Ed McLain wrote:
<snip> As for recoveries after a hardware failure, I've only had to do 3 or 4.  On 
one of them we had a buggy version of xfs_repair, and that caused some weirdness, but we 
had done a full dd before the restore to a secondary disk.. After upgrading xfs_repair we 
got back everything with no corruption that we could find.. Now, that's not to say that a 
man page didn't have null's in it, but everything we wanted was there and in tact. 
<snip>


Man pages? You had existing files corrupted? Now that is something I have not had with ext3. As for XFS, I did lose one filesystem but I cannot pin it down to XFS code with certainty because that happened after a crash although I have not lost any ext3 filesystem due to a crash yet.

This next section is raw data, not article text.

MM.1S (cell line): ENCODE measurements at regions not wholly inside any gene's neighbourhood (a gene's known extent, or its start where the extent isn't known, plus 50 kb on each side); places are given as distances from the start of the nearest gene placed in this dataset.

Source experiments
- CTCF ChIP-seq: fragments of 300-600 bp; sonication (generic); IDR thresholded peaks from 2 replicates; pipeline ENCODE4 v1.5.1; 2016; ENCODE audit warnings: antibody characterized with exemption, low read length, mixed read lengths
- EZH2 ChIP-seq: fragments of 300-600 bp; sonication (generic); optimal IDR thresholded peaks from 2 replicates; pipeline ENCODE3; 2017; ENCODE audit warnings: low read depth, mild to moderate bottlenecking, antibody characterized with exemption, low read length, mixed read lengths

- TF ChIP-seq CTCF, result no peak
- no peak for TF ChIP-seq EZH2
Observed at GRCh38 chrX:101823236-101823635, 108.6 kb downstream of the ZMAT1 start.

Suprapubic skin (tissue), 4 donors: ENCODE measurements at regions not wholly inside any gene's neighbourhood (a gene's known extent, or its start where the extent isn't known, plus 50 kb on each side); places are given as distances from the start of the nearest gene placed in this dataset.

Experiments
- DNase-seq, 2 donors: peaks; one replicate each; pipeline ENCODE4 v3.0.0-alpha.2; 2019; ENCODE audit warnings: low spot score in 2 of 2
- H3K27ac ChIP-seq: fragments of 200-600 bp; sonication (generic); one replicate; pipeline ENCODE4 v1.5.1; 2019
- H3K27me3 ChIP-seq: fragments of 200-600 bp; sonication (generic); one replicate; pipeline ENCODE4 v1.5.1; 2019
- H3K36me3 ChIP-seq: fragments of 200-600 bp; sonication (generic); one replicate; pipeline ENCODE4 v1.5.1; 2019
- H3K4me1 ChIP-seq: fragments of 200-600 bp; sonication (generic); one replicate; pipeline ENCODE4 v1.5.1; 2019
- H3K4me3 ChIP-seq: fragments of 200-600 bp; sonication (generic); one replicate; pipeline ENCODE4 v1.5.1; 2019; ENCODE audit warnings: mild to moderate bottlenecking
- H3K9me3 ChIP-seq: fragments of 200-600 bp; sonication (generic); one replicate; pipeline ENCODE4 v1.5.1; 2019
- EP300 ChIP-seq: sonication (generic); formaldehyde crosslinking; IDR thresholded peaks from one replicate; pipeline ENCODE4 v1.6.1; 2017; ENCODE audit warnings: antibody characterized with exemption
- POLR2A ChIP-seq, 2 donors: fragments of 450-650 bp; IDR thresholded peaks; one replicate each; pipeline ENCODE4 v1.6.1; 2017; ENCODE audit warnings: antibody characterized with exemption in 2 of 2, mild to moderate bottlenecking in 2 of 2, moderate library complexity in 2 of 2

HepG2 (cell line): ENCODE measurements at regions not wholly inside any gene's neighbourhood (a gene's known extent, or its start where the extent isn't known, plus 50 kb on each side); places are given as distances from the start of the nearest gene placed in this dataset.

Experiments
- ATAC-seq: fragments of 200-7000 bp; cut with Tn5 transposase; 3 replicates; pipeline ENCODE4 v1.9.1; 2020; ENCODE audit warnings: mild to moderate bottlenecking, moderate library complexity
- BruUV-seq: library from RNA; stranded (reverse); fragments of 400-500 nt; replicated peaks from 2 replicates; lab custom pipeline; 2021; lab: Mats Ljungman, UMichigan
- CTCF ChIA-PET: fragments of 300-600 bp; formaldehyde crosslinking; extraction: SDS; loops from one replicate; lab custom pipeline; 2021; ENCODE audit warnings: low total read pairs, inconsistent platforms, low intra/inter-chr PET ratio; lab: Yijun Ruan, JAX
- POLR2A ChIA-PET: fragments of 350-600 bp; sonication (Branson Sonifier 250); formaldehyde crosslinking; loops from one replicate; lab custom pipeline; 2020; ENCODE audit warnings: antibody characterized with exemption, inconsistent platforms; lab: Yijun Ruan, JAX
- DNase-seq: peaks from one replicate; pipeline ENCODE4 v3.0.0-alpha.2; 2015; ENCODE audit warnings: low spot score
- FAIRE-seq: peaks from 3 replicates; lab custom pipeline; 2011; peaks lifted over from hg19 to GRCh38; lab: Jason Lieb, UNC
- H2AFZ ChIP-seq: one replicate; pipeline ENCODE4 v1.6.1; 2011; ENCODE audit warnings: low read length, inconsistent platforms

In any case, my previous mail was about files that were created just prior to a crash or a power cut, not existing files. Existing files should not get corrupted. If a filesystem cannot guarantee integrity of existing files both in a data and metadata sense, then I'd say that is a candidate for 'untouchable'. When you are dealing with a mail queue, as the OP was asking about, you do want data integrity because once the mail has been queued, the sending side will deleted its copy as you have now assumed responsibility for delivery.

This really means that only filesystems that do full journaling can meet such a criteria. If you do not mind losing whatever was very recently queued in the event of a crash/power cut, then go for XFS.

!DSPAM:476d1d36310541813613882!

Reply via email to